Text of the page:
clock menu more-arrow no yes

Filed under:

Trea Turner salary arbitration preview

New, comments

Dodgers infielder is in good company heading into 2022

Championship Series - Atlanta Braves v Los Angeles Dodgers - Game Five Photo by Harry How/Getty Images

Trea Turner has one more season before qualifying for free agency, and is eligible for salary arbitration. With MLB currently in a lockout, we don’t know exactly when arbitration hearings might take place, but we can at least be reasonably prepared once it happens.

Turner has five years, 135 days of major league service time, and is going through arbitration for a fourth time. He was a Super Two in 2019, among the top 22 percent of players with at least two years but not yet three years of service time, which got him an extra year of arbitration instead of the usual three seasons.

He avoided an arbitration hearing in each of the last three years by agreeing to a one-year deal with the Nationals in the days before the date for players and teams to exchange salary figures. If MLB were still open for business at the moment, the 2022 exchange date would have likely been next week.

Here’s what Turner made in each of his first three seasons eligible for arbitration:

A bedrock of the arbitration process is finding comparable players, both by performance and by service time. Turner being on the cusp of free agency narrows his field of peers, as does being a previous Super Two player. Coming off a tremendous season — leading the National League in hits, total bases, batting average, stolen bases, and fWAR, finishing fifth in NL MVP voting — stacks Turner up well with his similar, star-studded group.

Recent Super Two players in fourth arbitration year

Player Pos Year Service time Salary Prev. salary % increase WAR (yr) WAR (career) Comment
Player Pos Year Service time Salary Prev. salary % increase WAR (yr) WAR (career) Comment
Trea Turner SS/2B 2022 5.135 TBD $13,000,000 TBD 6.7 24.4 5th in '21 MVP
Kris Bryant 3B/OF 2021 5.171 $19,500,000 $18,600,000 4.84% 0.5 26.9 2016 MVP
George Springer OF 2020 5.166 $21,000,000 $12,000,000 75.00% 6.5 25.1 7th in '19 MVP
Anthony Rendon 3B 2019 5.130 $18,800,000 $12,300,000 52.85% 5.7 24.3
Josh Donaldson 3B 2018 5.158 $23,000,000 $17,000,000 35.29% 4.9 34.8 2015 MVP
Bryce Harper OF 2018 5.159 $21,600,000 $13,600,000 58.82% 4.8 26.6 2015 MVP
WAR is an average of Baseball Reference & FanGraphs Sources: MLB Trade Rumors & Cot’s Baseball Contracts

In this upper crust of former Super Two players are three players who won MVP awards before their fourth arbitration year. The last four on the list signed for a total of $840 million in free agency, with Kris Bryant currently a free agent for the first time.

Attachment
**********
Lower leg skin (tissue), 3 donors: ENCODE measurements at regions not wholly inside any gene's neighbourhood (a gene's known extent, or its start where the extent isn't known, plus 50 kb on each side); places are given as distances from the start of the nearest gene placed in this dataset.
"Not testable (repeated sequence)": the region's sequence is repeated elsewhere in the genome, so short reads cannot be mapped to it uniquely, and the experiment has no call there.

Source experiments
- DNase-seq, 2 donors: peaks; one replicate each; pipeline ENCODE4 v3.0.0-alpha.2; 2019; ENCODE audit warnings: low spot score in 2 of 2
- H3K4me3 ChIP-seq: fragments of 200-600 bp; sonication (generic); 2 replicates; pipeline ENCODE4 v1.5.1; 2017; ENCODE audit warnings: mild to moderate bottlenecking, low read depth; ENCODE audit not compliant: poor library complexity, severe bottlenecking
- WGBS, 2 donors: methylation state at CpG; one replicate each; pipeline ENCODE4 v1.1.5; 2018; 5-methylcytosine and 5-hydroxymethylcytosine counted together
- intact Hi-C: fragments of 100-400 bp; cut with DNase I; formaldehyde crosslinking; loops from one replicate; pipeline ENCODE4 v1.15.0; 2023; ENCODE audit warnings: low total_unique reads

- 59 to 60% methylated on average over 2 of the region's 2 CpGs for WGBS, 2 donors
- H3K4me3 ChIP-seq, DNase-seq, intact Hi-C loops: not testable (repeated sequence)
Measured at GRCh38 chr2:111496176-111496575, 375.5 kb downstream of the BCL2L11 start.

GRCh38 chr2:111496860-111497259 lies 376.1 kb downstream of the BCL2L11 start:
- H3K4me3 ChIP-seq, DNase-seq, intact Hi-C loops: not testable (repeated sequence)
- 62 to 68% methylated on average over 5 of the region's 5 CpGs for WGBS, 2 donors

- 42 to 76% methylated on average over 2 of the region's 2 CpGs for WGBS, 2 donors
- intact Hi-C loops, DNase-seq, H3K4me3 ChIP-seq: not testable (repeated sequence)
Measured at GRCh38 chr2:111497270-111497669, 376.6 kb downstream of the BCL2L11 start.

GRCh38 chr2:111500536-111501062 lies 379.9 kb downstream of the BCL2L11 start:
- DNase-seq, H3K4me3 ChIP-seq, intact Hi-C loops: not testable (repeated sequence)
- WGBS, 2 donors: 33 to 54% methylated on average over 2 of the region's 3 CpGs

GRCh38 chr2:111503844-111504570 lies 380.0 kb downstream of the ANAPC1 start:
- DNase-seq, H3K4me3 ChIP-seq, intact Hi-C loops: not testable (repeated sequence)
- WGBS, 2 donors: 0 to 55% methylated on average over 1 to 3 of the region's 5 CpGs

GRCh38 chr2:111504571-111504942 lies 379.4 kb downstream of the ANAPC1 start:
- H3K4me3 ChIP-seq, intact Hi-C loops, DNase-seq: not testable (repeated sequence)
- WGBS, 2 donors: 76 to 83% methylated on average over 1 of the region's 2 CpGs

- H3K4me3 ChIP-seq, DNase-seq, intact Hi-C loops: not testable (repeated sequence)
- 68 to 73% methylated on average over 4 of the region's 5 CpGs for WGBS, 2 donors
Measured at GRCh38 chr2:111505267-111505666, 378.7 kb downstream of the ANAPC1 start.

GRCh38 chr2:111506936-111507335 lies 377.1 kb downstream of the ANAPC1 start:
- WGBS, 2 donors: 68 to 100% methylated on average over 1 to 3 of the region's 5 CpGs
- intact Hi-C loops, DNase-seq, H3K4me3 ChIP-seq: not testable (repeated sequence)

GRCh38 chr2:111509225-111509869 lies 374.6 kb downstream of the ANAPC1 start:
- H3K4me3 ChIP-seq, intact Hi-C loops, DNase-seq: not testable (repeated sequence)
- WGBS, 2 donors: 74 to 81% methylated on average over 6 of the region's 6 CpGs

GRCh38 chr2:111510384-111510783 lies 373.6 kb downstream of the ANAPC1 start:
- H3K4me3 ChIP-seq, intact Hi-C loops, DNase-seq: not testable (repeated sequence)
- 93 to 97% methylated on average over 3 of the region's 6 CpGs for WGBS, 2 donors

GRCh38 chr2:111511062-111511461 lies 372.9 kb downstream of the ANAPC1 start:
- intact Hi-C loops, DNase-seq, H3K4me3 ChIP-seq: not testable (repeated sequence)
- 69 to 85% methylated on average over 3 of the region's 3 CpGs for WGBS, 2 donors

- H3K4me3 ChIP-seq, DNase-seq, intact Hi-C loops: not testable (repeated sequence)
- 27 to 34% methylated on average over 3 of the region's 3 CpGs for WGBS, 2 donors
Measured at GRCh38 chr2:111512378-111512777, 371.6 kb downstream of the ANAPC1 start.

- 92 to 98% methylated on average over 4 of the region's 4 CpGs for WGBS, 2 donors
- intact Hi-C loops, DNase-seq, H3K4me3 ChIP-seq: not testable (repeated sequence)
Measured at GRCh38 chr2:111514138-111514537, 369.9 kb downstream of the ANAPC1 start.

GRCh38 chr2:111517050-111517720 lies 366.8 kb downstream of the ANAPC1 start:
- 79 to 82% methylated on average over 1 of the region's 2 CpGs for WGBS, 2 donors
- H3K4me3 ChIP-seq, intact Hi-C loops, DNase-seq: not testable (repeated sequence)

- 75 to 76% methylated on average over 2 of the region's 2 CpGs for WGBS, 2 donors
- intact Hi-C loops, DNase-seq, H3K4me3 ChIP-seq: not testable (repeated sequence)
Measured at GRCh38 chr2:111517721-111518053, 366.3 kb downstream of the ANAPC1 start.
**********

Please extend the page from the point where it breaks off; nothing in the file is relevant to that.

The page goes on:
Josh Donaldson in 2018 set a record for a player eligible for arbitration with his $23 million salary, a mark that was since surpassed by Nolan Arenado ($26 million in 2019) and Mookie Betts ($27 million in 2020). Donaldson’s career numbers at this point in his career outpace those of Turner, including an advantage of almost a full season’s worth of plate appearances.

  • Josh Donaldson, through 2017: 3,598 PA, 174 HR, 179 2B, 526 R, 528 RBI, 34.8 WAR
  • Trea Turner, through 2021: 3,029 PA, 103 HR, 152 2B, 485 R, 334 RBI, 203 SB, 24.4 WAR

The $23 million Donaldson earned in 2018 seems like a possibly-unreachable upper limit for Turner, but maybe not by much.

Turner’s career performance stacks up well with the other four players on the list, including nearly matching the career WAR of his former Nationals teammate Anthony Rendon at this point in their careers. Turner’s superior launch year (the season immediately preceding arbitration) should give him an advantage over Rendon’s $18.8 million in 2019.

Turner and George Springer sync up quite well, both in career performance and in the most immediate season. Springer hit 39 home runs with a 150 OPS+ for the Astros in 2019. Turner hit 28 homers with a 146 OPS+ in 2021, and added 32 steals to boot. Springer finished seventh in MVP voting, Turner was fifth. Turner made his first All-Star team in 2021, while Springer was a three-time All-Star, two-time Silver Slugger winner, and won a World Series MVP in 2017.

After a two-year, $24 million contract with Houston that covered his second and third arbitration seasons, Springer avoided arbitration in 2020 with a $21 million deal. Perhaps his trophy case keeps him just a notch above Turner, but maybe that gap can be closed by inflation in the two years since.

In projections back in October, Tim Dierkes at MLB Trade Rumors pegged Turner at $19.8 million in 2022, which would represent a 52-percent raise over last year. I think Turner is justified in asking for Springer money in arbitration, so I’ll put him down for $20.5 million this season.